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Toepel, M. G.; Kuehn, Hazel L. (ed.) / The Wisconsin Blue Book, 1958
(1958)

The state government: administrative branch,   pp. [323]-484 PDF (46.9 MB)


Page 334


WISCONSIN BLUE BOOK
  7. Supervision of poultry and egg improvement programs.
  8. Establishment of grades and standards.
  9. Providing farm products inspection service at cost.
Plant Industry Division. The work of the division centers around
the control and elimination of the hazards involved in crop produc-
tion. The major functions of this division include:
   1. Nursery stock inspection.
   2. Insect and plant disease surveys.
   3. Agricultural and vegetable seed inspection.
   4. Laboratory service for seed testing work.
   5. Laboratory and field inspection of feed and fertilizers, and
     legume cultures offered for sale in Wisconsin.
   6. Establishment and enforcement of quarantines when necessary
     to prevent the further spread of plant diseases and insect
     outbreaks.
   7. Apiary inspection service.
   8. Cooperation with federal agencies on disease and insect control
     programs and seed law enforcement.
   9. Registration of economic poisons.
   10. Assistance to local weed enforcement officials.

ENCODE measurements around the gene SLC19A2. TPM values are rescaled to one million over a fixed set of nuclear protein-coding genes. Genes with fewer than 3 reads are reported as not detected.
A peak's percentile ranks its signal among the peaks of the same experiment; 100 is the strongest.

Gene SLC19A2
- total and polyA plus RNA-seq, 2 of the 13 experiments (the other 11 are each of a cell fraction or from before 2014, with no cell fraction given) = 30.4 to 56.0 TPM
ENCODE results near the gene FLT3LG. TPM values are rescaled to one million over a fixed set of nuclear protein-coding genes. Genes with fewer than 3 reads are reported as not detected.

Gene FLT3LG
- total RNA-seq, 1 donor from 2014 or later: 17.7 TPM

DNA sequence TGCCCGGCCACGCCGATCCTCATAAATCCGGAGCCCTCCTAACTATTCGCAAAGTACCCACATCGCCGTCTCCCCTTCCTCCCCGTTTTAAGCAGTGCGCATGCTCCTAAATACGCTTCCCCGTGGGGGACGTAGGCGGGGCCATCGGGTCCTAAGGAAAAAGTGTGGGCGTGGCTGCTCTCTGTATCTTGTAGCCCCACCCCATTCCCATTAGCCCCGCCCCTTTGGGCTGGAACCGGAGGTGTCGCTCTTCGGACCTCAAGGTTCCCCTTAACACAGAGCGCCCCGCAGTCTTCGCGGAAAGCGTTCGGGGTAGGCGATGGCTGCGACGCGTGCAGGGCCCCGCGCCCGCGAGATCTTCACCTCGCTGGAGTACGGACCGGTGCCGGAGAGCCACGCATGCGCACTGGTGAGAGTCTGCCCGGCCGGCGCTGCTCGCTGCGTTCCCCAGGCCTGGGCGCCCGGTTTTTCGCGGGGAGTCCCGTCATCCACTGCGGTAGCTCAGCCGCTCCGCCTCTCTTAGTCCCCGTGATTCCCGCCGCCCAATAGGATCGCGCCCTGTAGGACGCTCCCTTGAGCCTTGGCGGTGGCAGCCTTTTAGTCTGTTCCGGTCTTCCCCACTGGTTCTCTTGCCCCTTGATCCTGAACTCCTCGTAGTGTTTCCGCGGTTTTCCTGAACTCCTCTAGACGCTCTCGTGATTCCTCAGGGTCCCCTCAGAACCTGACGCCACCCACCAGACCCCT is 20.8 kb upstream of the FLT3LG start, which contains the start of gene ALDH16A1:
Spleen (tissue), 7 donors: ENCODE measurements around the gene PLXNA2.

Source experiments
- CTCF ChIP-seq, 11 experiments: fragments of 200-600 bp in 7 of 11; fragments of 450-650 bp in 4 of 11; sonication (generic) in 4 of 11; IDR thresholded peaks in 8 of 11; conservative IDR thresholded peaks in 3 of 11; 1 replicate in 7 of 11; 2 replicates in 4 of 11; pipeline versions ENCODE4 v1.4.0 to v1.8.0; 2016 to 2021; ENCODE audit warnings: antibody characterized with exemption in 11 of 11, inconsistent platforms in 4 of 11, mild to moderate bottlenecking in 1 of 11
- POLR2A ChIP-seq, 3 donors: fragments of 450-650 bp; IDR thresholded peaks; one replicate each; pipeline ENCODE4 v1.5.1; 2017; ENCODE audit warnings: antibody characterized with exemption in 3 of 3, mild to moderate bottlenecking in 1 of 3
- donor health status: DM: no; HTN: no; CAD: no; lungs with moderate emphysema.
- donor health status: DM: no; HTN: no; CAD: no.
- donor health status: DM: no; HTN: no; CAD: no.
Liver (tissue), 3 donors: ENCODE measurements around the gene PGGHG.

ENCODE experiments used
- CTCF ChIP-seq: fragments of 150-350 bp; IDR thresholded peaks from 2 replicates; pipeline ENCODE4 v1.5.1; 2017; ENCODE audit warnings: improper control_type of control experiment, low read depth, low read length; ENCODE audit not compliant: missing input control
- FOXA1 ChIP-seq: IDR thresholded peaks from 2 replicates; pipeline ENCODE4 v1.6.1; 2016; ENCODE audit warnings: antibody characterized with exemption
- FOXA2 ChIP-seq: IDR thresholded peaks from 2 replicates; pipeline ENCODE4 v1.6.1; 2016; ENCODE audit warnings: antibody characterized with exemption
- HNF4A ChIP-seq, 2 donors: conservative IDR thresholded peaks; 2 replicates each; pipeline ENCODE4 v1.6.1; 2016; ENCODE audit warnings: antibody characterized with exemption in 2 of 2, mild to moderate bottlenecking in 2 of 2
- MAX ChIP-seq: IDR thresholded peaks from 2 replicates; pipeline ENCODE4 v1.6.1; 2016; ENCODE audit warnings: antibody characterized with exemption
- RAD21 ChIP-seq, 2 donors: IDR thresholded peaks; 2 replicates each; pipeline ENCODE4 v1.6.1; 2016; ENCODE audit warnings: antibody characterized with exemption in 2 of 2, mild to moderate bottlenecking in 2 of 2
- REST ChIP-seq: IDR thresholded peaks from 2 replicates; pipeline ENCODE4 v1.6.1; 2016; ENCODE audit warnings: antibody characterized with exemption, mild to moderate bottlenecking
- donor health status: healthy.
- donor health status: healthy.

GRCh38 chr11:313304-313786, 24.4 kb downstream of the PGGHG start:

ARCHITECTS AND PROFESSIONAL ENGINEERS,
                 REGISTRATION BOARD OF
Chairman: KuRT F. WENDT.
Architect's Division: G. J. DE GELLEKE, chairman; EDGAR, H. BERNERS;
    ROGER C. KIRCHHOFF; R. H. KLOPPENBURG.
Engineer's Division: WM. E. CRAWFORD, chairman; RALPH D. CULBERT-
    SON; ROBERT C. JOHNSON; DELMAR W. NELSON.
 Secretary: W. A. PIPER.
 Secretary's address: 1140 State Office Building, Madison.
 Publications: The Annual Report, which includes the registration
     act, rules of board, interpretation of act, and rosters of register-
     ed architects and professional engineers.
   Registration of architects in Wisconsin began in 1917, but no
 restriction was placed on the practice of architecture. A law passed
 in 1931 defined the practice of architecture and restricted its practice
 to holders of registration as an architect, and defined the practice
 of civil engineering and restricted its practice to holders of registra-
 tion as a civil engineer. This law was amended in 1935 to regulate
 the practice of all branches of professional engineering and restricted
 its practice to holders of registration as a professional engineer. Fur-
 ther amendments were made in 1943 to more clearly define the prac-
 tice of architecture and professional engineering and restrict the use
 of the titles architect and professional engineer. In 1949, the law was
 again amended to provide for certification of engineers-in-training,
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